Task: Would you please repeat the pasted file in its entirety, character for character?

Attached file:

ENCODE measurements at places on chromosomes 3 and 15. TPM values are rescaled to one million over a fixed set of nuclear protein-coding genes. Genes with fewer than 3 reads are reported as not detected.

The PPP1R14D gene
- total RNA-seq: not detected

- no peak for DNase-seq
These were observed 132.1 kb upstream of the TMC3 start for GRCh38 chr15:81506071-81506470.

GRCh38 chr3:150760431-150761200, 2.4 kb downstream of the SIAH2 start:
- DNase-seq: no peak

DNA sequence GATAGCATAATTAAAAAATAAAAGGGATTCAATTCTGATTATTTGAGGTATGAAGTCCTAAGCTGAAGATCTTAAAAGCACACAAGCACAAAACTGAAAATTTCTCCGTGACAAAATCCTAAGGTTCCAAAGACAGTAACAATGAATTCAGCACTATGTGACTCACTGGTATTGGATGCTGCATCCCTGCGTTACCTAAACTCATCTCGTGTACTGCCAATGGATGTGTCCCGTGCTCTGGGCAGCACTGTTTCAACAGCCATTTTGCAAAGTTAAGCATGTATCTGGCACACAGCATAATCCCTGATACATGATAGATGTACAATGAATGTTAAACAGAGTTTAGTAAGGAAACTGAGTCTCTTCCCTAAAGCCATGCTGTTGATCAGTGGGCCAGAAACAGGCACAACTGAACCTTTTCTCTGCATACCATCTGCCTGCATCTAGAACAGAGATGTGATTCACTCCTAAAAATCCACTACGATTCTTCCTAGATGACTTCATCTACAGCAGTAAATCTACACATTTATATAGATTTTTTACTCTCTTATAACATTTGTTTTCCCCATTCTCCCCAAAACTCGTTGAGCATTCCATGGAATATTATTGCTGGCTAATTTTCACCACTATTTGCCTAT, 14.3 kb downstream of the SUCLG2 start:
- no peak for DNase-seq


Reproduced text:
ENCODE measurements at places on chromosomes 3 and 15. TPM values are rescaled to one million over a fixed set of nuclear protein-coding genes. Genes with fewer than 3 reads are reported as not detected.

The PPP1R14D gene
- total RNA-seq: not detected

- no peak for DNase-seq
These were observed 132.1 kb upstream of the TMC3 start for GRCh38 chr15:81506071-81506470.

GRCh38 chr3:150760431-150761200, 2.4 kb downstream of the SIAH2 start:
- DNase-seq: no peak

DNA sequence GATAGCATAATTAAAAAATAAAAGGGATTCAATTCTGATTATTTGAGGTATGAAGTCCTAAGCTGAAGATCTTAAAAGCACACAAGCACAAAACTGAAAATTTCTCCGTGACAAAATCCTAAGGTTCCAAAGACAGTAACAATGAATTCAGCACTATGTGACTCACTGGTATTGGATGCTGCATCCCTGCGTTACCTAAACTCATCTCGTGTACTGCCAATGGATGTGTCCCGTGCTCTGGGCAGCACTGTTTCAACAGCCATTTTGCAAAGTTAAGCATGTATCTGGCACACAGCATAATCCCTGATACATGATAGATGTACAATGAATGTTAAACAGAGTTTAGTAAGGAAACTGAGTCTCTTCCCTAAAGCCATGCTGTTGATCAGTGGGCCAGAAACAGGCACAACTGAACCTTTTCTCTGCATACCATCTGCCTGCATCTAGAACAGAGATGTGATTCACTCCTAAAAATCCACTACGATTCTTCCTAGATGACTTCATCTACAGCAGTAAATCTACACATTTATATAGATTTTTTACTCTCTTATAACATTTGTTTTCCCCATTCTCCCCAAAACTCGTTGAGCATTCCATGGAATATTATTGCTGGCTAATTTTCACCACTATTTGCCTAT, 14.3 kb downstream of the SUCLG2 start:
- no peak for DNase-seq